In-person discussions wrapped up this week as the National Oceanic and Atmospheric Administration considers whether to create a new marine sanctuary in and around the Pacific Remote Islands.
The agency held in-person meetings throughout the month of May in American Samoa, Hawaiʻi, Guam, and CNMI to gather public input on the proposal, which seeks to protect rare marine lifeforms and the pristine ecosystem in and around the PRI, and to preserve and perpetuate the cultural and historic significance of the area for so many Indigenous Pacific Islanders.
“We came to American Samoa to listen,” said William Ailā, Jr., a longtime PRI Coalition member. He feared the expansion of protections was being misrepresented after hearing from elder fishermen who feared depleted fish stocks and cannery workers, business organizations, and government officials who expressed a fear of losing the cannery.
The Pacific Remote Islands Coalition, which formed in 2014 to protect the cultural, natural, and historical legacy of these special islands, atolls, and reefs issued a press release update saying:
“Despite claims by the industrial fishing industry that a sanctuary designation in the area would significantly impact fisheries, science and data show that is not the case. A new study conducted by a team of interdisciplinary scientists at the Environmental Markets Lab (emLab) at the University of California Santa Barbara (UCSB) independently analyzed fishing effort in the PRI using publicly available Global Fishing Watch data and found from 2013 to 2022, less than half a percent of the US purse seine and US longline fleets’ fishing effort happens inside the currently unprotected area.”
“We have had meaningful and important discussions with our cousins from across the Pacific,” said Hoku Cody, Campaign Manager for the Protect PRI Coalition, which submitted the sanctuary nomination. “Just like our ancestors before us, we believe that it is our responsibility to continue to fight for the protections of our ocean that connects and sustain us.”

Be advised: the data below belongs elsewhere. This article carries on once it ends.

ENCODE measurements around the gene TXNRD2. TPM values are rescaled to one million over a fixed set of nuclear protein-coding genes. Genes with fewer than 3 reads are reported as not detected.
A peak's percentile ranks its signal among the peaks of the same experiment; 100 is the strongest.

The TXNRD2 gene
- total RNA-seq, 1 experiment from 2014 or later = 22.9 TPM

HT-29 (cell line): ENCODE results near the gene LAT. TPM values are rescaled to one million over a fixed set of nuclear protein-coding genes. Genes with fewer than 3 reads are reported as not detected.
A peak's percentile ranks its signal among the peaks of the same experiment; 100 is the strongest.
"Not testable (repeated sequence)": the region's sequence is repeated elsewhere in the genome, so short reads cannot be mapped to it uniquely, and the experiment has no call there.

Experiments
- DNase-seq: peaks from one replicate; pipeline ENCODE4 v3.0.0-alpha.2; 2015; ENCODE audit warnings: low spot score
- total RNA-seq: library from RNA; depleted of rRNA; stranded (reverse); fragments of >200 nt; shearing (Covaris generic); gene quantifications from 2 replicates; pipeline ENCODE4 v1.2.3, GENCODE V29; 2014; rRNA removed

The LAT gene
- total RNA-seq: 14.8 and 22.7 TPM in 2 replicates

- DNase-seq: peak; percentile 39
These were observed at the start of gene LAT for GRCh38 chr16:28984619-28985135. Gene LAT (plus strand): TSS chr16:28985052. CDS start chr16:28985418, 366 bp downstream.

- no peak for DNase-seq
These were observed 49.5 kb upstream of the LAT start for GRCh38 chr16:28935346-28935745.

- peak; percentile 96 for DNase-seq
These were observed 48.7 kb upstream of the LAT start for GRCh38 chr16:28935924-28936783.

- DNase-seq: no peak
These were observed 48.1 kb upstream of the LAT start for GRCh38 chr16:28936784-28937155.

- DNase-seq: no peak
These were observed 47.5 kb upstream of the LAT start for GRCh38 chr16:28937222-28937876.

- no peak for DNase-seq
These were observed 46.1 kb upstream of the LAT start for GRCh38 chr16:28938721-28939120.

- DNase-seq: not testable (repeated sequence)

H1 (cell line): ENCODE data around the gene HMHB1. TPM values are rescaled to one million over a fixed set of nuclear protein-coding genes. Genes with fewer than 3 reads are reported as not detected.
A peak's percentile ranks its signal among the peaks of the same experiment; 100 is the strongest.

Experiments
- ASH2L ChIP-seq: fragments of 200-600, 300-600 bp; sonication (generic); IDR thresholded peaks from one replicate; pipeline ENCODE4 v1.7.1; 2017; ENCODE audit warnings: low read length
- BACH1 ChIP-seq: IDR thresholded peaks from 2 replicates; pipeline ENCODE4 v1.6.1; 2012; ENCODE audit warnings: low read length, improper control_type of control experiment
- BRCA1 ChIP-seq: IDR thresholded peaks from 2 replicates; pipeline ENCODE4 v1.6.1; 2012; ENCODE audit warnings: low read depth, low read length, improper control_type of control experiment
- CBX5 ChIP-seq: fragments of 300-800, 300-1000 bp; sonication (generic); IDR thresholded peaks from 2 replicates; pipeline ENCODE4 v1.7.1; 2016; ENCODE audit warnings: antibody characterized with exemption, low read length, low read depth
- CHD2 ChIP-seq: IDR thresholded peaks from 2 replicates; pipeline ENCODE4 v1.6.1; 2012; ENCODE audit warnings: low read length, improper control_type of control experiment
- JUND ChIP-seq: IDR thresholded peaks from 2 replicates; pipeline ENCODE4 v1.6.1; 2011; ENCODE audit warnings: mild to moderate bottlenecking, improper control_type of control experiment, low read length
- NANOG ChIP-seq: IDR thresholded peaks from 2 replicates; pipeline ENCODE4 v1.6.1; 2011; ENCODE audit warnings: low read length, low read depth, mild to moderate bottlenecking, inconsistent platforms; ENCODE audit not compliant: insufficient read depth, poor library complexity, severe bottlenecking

The proposal being considered by NOAA would designate a national marine sanctuary for the area— about 777,000 square miles in and around the PRI— which would make it the world’s largest protected ocean area. The nomination calls for the sanctuary area to honor the cultural and historical legacy of these islands and atolls, preserve the area as an intact cultural voyaging seascape, and protect abundant populations of wildlife such as coral, fish, sharks, turtles, rays, whales, dolphins, birds, and other important marine ocean species in the face of threats like deep-sea mining, climate change, and overfishing.
The PRI reports that a national marine sanctuary designation “would not only ensure the highest protections for the ocean and marine life. This proposed designation also:
- Encourages a co-management structure that includes the voices of Indigenous Pacific Islanders in the decision-making process.
- Advocates for a culturally-appropriate process for renaming the area.
- Expands protections across the entire 200 nautical mile Exclusive Economic Zone in the Pacific Remote Islands Area around Howland and Baker Islands and Kingman Reef and Palmyra Atoll.
An additional virtual meeting is scheduled for May 31/June 1, depending on the time zone. Public comments are being accepted virtually, online, or by mail through June 2, 2023. Additional information on upcoming meetings and how to submit comments online or by mail, can be found here.